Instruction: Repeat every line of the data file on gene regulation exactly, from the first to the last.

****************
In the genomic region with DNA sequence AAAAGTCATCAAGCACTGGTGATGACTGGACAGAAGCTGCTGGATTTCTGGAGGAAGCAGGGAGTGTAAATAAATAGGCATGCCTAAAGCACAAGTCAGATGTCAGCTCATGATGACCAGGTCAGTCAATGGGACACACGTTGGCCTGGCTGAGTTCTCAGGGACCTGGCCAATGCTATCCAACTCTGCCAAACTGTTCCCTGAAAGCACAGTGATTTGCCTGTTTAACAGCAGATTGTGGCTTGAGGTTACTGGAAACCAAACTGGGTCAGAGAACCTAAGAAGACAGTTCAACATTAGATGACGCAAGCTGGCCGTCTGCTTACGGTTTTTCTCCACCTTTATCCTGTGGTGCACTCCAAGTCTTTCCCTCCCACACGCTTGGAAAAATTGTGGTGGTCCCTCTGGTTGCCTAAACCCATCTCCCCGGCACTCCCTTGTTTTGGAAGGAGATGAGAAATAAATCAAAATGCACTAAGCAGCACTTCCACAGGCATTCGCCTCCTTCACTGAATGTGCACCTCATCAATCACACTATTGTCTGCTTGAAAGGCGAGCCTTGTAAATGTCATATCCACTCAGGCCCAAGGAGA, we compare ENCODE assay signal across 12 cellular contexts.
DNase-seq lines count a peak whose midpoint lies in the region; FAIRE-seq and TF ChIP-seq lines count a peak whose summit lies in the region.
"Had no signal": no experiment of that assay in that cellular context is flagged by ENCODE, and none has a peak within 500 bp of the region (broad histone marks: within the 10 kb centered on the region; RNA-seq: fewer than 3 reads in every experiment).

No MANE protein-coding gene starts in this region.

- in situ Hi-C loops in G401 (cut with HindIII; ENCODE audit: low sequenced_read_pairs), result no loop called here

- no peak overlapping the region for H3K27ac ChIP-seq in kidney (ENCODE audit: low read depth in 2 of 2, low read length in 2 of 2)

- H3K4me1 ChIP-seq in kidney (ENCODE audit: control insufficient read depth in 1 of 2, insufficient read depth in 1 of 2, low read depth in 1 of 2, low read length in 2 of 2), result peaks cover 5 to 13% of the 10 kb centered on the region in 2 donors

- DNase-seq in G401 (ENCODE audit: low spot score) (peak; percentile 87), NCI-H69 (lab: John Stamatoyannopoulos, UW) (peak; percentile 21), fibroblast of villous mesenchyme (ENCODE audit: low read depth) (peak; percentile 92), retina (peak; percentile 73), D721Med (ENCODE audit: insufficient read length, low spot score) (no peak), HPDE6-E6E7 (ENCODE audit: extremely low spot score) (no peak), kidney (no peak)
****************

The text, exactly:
In the genomic region with DNA sequence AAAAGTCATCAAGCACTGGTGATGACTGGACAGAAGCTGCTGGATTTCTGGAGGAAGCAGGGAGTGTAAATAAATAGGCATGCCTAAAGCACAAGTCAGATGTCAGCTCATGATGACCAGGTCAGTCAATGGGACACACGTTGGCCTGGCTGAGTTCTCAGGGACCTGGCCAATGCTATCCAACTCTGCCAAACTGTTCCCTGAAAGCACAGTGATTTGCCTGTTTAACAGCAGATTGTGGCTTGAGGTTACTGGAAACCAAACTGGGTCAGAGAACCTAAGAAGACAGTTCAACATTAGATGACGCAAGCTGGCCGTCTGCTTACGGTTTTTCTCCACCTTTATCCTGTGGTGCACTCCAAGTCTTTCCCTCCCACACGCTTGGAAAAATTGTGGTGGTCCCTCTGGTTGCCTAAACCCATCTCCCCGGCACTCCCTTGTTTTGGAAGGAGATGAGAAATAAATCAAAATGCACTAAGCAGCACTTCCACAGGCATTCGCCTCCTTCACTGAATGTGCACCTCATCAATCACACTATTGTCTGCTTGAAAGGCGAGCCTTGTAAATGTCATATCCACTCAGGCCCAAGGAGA, we compare ENCODE assay signal across 12 cellular contexts.
DNase-seq lines count a peak whose midpoint lies in the region; FAIRE-seq and TF ChIP-seq lines count a peak whose summit lies in the region.
"Had no signal": no experiment of that assay in that cellular context is flagged by ENCODE, and none has a peak within 500 bp of the region (broad histone marks: within the 10 kb centered on the region; RNA-seq: fewer than 3 reads in every experiment).

No MANE protein-coding gene starts in this region.

- in situ Hi-C loops in G401 (cut with HindIII; ENCODE audit: low sequenced_read_pairs), result no loop called here

- no peak overlapping the region for H3K27ac ChIP-seq in kidney (ENCODE audit: low read depth in 2 of 2, low read length in 2 of 2)

- H3K4me1 ChIP-seq in kidney (ENCODE audit: control insufficient read depth in 1 of 2, insufficient read depth in 1 of 2, low read depth in 1 of 2, low read length in 2 of 2), result peaks cover 5 to 13% of the 10 kb centered on the region in 2 donors

- DNase-seq in G401 (ENCODE audit: low spot score) (peak; percentile 87), NCI-H69 (lab: John Stamatoyannopoulos, UW) (peak; percentile 21), fibroblast of villous mesenchyme (ENCODE audit: low read depth) (peak; percentile 92), retina (peak; percentile 73), D721Med (ENCODE audit: insufficient read length, low spot score) (no peak), HPDE6-E6E7 (ENCODE audit: extremely low spot score) (no peak), kidney (no peak)